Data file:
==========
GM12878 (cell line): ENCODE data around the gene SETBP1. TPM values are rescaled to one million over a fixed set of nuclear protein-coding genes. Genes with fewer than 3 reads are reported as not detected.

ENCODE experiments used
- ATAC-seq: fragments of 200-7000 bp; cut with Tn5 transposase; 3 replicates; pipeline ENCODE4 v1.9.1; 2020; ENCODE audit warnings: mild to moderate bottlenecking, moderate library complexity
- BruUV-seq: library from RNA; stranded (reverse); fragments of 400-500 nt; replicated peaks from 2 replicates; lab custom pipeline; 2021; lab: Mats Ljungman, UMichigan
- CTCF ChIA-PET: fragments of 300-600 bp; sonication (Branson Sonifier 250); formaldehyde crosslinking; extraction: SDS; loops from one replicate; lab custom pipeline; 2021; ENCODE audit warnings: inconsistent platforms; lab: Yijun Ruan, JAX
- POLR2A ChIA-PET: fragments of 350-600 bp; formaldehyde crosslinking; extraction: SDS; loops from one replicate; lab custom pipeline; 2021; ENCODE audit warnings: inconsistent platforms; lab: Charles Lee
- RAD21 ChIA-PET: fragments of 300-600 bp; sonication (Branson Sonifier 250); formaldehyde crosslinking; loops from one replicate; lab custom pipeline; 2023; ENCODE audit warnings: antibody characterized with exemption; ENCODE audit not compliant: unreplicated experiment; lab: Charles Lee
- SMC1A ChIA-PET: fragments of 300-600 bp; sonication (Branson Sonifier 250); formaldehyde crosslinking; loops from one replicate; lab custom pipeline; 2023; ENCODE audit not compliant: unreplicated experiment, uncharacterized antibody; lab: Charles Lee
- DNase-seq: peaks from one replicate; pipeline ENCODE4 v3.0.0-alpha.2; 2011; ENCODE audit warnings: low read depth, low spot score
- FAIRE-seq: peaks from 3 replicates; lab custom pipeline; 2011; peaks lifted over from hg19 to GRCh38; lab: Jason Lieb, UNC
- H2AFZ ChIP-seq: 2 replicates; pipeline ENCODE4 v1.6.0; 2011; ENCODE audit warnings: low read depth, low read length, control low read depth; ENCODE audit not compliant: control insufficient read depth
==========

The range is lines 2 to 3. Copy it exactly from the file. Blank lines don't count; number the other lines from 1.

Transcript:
ENCODE experiments used
- ATAC-seq: fragments of 200-7000 bp; cut with Tn5 transposase; 3 replicates; pipeline ENCODE4 v1.9.1; 2020; ENCODE audit warnings: mild to moderate bottlenecking, moderate library complexity